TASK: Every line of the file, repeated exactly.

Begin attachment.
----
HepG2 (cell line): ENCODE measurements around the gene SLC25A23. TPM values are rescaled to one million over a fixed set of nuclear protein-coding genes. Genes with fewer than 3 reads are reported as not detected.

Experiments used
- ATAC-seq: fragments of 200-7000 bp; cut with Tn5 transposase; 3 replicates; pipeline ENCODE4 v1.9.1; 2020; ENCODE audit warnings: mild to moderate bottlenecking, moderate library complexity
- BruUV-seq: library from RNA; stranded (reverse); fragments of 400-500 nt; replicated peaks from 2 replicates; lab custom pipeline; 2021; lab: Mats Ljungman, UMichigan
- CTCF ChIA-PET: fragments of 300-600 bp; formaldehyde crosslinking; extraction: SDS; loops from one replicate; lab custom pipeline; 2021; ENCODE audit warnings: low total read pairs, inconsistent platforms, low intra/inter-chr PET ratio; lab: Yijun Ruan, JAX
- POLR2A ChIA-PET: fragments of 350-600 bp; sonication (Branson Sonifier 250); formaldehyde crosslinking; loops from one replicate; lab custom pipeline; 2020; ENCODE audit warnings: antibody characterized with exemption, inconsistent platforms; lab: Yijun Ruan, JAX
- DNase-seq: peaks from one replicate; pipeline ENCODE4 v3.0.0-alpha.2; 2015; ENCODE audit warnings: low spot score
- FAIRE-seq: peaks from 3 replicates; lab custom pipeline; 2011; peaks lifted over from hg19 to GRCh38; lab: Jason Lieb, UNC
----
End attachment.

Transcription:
HepG2 (cell line): ENCODE measurements around the gene SLC25A23. TPM values are rescaled to one million over a fixed set of nuclear protein-coding genes. Genes with fewer than 3 reads are reported as not detected.

Experiments used
- ATAC-seq: fragments of 200-7000 bp; cut with Tn5 transposase; 3 replicates; pipeline ENCODE4 v1.9.1; 2020; ENCODE audit warnings: mild to moderate bottlenecking, moderate library complexity
- BruUV-seq: library from RNA; stranded (reverse); fragments of 400-500 nt; replicated peaks from 2 replicates; lab custom pipeline; 2021; lab: Mats Ljungman, UMichigan
- CTCF ChIA-PET: fragments of 300-600 bp; formaldehyde crosslinking; extraction: SDS; loops from one replicate; lab custom pipeline; 2021; ENCODE audit warnings: low total read pairs, inconsistent platforms, low intra/inter-chr PET ratio; lab: Yijun Ruan, JAX
- POLR2A ChIA-PET: fragments of 350-600 bp; sonication (Branson Sonifier 250); formaldehyde crosslinking; loops from one replicate; lab custom pipeline; 2020; ENCODE audit warnings: antibody characterized with exemption, inconsistent platforms; lab: Yijun Ruan, JAX
- DNase-seq: peaks from one replicate; pipeline ENCODE4 v3.0.0-alpha.2; 2015; ENCODE audit warnings: low spot score
- FAIRE-seq: peaks from 3 replicates; lab custom pipeline; 2011; peaks lifted over from hg19 to GRCh38; lab: Jason Lieb, UNC